Sunday, July 5, 2009

Women of Afghanistan, Part Two

The first post on women in Afghanistan touched on some of the socio-economic difficulties faced when a country marginalizes half of its population. But really, the problem I have with the status of women in Afghanistan is more personal than that.*

*Yeah, we’re discussing “personal problems” now on this blog. Brace yourself for a bunch of touchy-feely introspection and stuff better left for a therapy couch.

It’s difficult to explain the effect that limited interaction with the female of the species has on a society and on individuals. To be honest, I didn’t notice it for the first month or so that I was here. Probably I was too busy adjusting to all the big differences (food, sanitation, work, etc.) to notice the more subtle things. Something was clearly different about this place, but beyond the obvious stuff, I couldn’t quite put my finger on what exactly it was that seemed so off.

I’m not sure that even now I fully understand the ramifications of a male-dominated society, but I can tell you that it’s very different than what I’m used to, and not in a good way.*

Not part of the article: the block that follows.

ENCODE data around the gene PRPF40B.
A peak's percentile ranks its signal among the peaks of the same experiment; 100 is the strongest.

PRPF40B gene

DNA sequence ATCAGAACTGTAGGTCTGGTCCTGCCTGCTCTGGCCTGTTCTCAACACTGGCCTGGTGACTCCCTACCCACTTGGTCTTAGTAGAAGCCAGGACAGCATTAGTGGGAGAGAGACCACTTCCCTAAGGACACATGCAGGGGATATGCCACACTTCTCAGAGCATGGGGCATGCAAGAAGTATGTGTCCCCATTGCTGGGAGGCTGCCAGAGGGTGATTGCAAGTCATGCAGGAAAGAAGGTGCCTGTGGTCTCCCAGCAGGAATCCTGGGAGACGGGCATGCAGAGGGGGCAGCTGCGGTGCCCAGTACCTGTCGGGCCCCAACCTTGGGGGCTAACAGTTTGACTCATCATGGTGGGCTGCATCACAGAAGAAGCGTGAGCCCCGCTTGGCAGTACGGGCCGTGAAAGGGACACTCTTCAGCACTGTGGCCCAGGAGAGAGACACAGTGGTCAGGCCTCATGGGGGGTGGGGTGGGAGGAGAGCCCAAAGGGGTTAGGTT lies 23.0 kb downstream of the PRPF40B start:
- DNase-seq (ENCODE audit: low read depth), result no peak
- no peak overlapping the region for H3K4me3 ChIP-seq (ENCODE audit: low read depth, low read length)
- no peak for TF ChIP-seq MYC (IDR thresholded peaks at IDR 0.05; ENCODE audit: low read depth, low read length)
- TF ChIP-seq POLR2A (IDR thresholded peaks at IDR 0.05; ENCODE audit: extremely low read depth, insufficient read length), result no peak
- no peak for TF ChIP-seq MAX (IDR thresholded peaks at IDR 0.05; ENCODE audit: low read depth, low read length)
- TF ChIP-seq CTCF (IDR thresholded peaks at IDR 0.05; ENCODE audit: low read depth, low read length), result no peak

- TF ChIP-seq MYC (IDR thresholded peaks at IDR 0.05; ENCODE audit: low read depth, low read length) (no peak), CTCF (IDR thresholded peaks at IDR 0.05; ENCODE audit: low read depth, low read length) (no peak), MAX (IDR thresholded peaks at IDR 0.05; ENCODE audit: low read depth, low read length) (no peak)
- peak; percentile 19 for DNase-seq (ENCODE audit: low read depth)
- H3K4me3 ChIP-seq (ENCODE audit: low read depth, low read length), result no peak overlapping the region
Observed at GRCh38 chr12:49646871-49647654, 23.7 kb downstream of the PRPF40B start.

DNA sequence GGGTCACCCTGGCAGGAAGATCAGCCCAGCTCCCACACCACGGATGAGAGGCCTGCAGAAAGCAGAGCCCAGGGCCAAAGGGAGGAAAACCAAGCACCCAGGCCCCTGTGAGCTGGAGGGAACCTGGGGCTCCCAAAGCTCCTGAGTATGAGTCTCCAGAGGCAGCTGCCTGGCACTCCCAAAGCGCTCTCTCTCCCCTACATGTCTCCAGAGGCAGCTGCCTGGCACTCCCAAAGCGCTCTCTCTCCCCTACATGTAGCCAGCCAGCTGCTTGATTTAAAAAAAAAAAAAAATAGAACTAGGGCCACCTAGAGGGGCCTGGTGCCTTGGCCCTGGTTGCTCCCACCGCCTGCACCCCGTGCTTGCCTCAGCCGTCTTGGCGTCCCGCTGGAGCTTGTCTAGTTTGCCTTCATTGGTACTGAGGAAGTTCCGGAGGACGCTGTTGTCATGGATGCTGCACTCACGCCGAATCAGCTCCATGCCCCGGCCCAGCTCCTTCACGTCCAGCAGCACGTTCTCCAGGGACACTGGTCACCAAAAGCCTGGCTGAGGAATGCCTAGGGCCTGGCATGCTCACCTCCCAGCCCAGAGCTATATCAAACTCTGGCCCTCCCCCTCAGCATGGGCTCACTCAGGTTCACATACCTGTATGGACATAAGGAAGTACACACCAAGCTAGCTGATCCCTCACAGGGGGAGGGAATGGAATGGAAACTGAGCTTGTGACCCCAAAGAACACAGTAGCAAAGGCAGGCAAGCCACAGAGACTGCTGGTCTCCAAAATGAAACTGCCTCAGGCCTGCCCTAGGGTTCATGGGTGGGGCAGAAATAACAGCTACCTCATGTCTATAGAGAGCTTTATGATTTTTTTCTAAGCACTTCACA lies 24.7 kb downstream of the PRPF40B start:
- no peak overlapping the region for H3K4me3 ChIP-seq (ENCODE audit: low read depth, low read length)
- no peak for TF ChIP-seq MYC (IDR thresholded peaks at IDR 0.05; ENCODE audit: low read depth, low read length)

*There are probably several of you (you know who you are) who are rolling your eyes right now and muttering words like “misogynistic” and “chauvinist.” Bear with me.

Now, to placate those aforesaid eye-rollers and doubters, let me state unequivocally that women, at least the ones I know, for all their niceties, can be annoying, difficult and even occasionally infuriating. Yeah, I haven’t changed that much; I still think that way.

But without the input and participation of women, or even their mere presence, everything changes in very subtle but significant ways. The tone and style of conversation changes, even if the content is the same. The tenor and feel of a meal is different, more atavistic.* Even walking down the street becomes a hyper-masculine exercise in territoriality, not helped by the fact that the big dogs have guns.

*The primitive style of meals probably also has something to do with the fact that Afghans don’t so much consume food as they attack it. With their hands. Somehow, if women were in charge, I don’t think they’d allow their men to eat like that.

Status is everything here, with a constant battle for superiority and dominance, over the nation, the tribe, the village or the office. Even in small groups of close associates, Afghans are constantly vying for position, always trying to establish their Alpha-dog credentials, or at least get as close to the Alpha-dog as they can. In many ways, the entire country is trapped is this bizarre hyper-masculinity, largely due, I think, to the total lack of the ameliorating influence of the female of the species. So, yeah, I kind of miss women. Who knew?

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